Wednesday, January 24, 2007

The key instrument . . .

. . . is the room in which all the other instruments are played. Any experienced musician or concertgoer can attest to that, maybe adding a horror story about some room with especially bad acoustics. You might be astonished to learn how many times you’ve heard performers who couldn’t properly hear one another.

Once a hall is built, there’s only so much that can be done to improve its acoustics. Orchestra shells, sound baffles/ reflectors and amplification cannot alter the shape of an auditorium or the materials used in its construction. No enhancement will make a stone or masonry wall (with or without some added interior surface) reflect sound like a wall made of plaster or wood.

Musicians adjust to a sound environment in their articulation and phrasing, and in the quality and mass of tone they produce. In a room with a dull or diffuse acoustic, they try to compensate with brighter, more forward tone production. In a more reverberant space, they rein in instruments such as flute, trumpet and cymbals, whose high-frequency tones can leap out of an ensemble, and they try to bring more warmth to their playing to offset the sonic chill that typically comes with reverberance.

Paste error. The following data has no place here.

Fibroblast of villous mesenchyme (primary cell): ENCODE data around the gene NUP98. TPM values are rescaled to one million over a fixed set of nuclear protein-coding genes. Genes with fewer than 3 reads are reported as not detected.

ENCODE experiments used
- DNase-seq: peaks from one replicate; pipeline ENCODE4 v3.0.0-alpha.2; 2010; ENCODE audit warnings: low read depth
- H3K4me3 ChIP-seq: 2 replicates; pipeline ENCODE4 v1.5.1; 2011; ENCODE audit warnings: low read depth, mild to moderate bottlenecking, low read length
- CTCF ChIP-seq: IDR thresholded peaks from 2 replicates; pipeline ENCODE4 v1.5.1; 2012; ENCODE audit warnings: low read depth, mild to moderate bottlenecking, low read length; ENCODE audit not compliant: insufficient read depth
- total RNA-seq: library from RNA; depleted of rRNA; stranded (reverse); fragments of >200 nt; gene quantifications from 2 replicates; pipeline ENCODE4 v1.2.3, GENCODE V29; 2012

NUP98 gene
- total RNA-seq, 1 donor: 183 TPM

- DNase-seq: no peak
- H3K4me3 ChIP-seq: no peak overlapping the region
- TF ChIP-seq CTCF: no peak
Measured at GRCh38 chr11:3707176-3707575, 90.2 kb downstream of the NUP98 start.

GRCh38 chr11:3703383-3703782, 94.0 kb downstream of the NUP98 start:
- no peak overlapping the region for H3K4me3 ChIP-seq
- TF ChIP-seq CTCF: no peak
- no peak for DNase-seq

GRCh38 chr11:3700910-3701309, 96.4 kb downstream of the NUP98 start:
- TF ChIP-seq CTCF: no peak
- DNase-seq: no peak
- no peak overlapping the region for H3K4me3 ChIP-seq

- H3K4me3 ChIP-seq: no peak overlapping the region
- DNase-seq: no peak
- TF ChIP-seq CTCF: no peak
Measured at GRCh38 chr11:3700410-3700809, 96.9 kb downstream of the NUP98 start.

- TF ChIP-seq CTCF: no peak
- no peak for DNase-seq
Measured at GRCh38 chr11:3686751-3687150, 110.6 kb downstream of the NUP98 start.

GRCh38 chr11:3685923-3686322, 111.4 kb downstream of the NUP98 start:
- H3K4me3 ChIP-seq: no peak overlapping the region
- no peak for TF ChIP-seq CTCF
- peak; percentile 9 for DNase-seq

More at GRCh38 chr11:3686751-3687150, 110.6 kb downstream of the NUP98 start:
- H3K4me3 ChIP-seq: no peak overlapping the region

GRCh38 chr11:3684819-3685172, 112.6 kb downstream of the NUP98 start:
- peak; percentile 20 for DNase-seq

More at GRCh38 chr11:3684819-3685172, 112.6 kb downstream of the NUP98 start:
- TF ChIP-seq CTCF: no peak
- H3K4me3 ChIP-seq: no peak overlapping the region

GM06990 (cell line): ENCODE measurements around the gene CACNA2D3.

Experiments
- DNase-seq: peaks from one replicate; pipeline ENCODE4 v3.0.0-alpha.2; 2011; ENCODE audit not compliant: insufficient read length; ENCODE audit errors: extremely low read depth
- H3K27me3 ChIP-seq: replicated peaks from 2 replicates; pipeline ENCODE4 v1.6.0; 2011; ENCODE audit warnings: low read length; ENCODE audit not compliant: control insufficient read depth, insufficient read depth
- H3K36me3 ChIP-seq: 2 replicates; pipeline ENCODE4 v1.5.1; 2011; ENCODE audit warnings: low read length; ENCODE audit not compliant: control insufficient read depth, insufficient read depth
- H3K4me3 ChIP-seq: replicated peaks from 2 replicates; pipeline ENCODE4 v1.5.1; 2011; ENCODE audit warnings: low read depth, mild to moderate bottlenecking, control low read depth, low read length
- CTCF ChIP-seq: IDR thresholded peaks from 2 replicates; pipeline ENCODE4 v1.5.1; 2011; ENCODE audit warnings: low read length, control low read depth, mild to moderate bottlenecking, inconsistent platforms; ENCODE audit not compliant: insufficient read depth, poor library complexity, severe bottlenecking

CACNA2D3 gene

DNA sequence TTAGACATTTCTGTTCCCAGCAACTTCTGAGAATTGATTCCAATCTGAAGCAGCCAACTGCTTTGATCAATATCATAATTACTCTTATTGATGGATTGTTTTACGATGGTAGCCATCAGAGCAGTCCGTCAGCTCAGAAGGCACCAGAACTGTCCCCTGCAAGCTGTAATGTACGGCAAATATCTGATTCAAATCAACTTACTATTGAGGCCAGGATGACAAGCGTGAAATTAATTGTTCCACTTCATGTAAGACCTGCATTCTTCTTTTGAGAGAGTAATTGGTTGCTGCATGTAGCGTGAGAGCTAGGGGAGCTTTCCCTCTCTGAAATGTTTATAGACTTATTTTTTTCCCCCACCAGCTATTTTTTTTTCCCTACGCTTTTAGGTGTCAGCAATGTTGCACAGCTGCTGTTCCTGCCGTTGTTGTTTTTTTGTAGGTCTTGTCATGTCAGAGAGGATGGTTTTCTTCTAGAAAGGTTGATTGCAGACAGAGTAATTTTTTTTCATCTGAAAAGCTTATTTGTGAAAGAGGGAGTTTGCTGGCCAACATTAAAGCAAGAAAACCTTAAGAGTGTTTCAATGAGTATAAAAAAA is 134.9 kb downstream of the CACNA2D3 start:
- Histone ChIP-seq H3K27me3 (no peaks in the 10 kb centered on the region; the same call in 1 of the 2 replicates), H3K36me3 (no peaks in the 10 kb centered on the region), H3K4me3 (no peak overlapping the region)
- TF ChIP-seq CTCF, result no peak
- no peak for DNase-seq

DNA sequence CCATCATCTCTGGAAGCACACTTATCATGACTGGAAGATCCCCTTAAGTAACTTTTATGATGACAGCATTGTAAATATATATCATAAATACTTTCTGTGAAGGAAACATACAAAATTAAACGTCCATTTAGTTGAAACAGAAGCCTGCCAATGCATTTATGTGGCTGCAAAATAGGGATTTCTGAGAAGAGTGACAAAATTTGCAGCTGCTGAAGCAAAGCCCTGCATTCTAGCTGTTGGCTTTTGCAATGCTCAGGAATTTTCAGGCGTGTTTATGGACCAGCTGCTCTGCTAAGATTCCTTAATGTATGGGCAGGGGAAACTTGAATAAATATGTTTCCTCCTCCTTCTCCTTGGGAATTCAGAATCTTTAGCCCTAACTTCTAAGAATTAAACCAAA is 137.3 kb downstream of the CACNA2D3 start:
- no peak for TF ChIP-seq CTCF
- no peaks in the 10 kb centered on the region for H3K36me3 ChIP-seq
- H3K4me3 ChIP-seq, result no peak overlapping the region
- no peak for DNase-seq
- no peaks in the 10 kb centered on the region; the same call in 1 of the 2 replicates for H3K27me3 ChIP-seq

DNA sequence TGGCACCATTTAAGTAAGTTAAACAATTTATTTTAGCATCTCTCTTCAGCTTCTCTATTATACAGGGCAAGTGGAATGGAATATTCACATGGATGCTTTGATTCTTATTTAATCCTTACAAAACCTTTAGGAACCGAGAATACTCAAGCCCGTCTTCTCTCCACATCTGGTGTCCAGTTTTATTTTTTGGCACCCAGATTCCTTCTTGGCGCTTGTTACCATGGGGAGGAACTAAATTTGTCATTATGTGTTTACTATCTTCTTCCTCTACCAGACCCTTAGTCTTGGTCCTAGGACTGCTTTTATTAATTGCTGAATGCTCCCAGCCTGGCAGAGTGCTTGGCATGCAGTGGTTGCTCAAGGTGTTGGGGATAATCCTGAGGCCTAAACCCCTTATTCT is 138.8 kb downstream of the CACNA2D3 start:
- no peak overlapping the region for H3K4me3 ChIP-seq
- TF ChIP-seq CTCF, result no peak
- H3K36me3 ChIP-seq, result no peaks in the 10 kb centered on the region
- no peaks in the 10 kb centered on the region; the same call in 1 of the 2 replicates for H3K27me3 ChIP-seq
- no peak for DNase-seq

Concertgoers can affect a room’s acoustic, first by showing up or staying away – the more empty seats, the greater the resonance – and, when they do show up, by the clothes they wear. In the concourses around Orchestra Hall in Minneapolis, you find rows of lockers for storage of coats. Minnesotans, by necessity, wear serious winter coats; if they brought them into concerts, that would seriously damphen the room’s acoustic.

The outerwear effect is less pronounced in the more temperate Mid-Atlantic, but you can still detect a difference in a hall’s acoustic in February compared with September or May.

Reasoning that every little bit helps, I try to wear a vest and hat instead of an overcoat when attending concerts in cold weather. If outerwear is a must, quilted jackets of synthetic fibers absorb less sound than wool, flannel or fur coats.